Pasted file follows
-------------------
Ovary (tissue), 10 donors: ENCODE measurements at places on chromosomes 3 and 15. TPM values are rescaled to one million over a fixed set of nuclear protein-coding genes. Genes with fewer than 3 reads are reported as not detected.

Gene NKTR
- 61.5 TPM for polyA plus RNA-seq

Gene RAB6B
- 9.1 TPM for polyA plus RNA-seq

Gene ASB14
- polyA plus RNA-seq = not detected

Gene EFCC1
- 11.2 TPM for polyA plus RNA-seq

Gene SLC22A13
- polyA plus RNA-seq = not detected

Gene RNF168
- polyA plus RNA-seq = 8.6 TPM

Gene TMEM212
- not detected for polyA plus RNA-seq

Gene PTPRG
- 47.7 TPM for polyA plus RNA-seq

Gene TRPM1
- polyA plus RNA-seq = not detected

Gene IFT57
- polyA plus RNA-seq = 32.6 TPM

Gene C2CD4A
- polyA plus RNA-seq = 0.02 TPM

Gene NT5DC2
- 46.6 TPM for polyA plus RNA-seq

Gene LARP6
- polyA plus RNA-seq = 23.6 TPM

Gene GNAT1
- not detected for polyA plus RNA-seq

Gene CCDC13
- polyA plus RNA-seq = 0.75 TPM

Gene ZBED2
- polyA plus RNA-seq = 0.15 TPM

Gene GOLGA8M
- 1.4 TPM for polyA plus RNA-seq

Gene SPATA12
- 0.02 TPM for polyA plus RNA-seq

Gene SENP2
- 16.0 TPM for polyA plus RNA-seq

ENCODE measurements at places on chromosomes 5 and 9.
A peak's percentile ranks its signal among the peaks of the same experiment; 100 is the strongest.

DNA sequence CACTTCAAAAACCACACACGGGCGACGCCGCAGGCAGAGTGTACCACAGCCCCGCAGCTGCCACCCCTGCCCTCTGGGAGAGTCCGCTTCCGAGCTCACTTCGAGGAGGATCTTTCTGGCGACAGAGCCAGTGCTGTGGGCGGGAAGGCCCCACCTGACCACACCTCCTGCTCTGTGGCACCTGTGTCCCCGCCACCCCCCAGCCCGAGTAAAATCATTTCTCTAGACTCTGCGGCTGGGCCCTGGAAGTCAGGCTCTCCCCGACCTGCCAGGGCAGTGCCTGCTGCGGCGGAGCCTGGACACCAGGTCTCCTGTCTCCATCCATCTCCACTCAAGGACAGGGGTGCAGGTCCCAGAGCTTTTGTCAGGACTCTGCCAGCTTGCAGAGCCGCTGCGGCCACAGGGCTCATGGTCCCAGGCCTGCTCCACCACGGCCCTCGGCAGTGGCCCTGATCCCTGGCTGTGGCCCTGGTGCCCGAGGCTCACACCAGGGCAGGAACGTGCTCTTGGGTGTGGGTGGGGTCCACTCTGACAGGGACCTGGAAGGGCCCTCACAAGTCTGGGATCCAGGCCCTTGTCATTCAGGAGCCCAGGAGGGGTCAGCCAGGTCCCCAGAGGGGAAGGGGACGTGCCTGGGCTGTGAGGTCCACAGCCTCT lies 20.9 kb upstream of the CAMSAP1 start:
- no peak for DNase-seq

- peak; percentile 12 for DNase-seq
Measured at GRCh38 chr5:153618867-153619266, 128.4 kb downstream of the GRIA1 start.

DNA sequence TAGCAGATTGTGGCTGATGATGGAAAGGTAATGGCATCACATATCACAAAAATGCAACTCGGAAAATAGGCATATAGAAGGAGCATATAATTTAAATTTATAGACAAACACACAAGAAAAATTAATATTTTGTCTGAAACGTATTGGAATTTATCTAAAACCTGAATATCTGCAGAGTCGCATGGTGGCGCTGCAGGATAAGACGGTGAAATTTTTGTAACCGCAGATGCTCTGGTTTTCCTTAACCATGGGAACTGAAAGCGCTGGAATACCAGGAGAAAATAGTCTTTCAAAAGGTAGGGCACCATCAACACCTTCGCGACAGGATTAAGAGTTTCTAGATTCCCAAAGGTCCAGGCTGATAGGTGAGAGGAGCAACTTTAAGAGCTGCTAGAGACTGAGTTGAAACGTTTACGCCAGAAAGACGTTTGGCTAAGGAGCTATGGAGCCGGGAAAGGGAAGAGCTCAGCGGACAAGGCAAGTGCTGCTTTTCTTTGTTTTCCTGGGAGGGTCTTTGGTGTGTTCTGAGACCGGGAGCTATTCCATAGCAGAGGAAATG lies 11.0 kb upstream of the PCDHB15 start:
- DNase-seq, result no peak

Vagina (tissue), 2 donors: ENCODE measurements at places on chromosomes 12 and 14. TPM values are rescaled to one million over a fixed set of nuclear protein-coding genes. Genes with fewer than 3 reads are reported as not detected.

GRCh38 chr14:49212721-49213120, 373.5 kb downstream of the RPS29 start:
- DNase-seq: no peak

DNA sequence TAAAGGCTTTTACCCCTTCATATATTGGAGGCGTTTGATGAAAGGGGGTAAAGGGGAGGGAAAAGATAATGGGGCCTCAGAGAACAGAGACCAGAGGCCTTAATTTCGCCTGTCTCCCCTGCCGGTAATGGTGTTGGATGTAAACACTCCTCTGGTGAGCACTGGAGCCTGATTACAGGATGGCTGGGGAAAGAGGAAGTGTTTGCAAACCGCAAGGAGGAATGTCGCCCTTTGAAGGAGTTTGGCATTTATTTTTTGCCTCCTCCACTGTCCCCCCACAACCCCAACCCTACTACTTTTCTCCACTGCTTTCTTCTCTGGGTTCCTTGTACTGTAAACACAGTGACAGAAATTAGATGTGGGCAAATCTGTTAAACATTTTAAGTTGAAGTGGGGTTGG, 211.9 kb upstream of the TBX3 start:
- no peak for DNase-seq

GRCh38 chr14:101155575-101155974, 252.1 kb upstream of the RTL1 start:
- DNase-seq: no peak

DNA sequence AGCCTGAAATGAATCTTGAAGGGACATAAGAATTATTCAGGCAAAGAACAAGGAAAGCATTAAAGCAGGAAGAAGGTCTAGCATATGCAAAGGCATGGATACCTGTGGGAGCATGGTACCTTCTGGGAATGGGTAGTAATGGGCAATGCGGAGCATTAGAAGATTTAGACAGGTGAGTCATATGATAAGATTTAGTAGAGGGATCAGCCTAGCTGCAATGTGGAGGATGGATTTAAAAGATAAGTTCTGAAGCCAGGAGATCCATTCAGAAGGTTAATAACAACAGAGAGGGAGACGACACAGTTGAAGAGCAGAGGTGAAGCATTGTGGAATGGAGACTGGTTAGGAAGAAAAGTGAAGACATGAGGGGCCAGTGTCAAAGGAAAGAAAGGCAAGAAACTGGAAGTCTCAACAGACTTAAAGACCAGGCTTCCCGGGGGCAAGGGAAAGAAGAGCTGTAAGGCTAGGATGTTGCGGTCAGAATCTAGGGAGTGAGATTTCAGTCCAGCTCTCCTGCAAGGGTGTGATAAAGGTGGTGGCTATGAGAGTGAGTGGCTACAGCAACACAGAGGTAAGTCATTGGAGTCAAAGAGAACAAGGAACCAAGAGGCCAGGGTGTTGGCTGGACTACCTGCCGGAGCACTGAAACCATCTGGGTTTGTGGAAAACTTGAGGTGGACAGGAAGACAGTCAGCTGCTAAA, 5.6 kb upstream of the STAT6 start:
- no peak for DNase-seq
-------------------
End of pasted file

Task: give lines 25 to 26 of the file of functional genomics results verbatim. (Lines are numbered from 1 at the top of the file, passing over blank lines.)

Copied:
- 46.6 TPM for polyA plus RNA-seq

Gene LARP6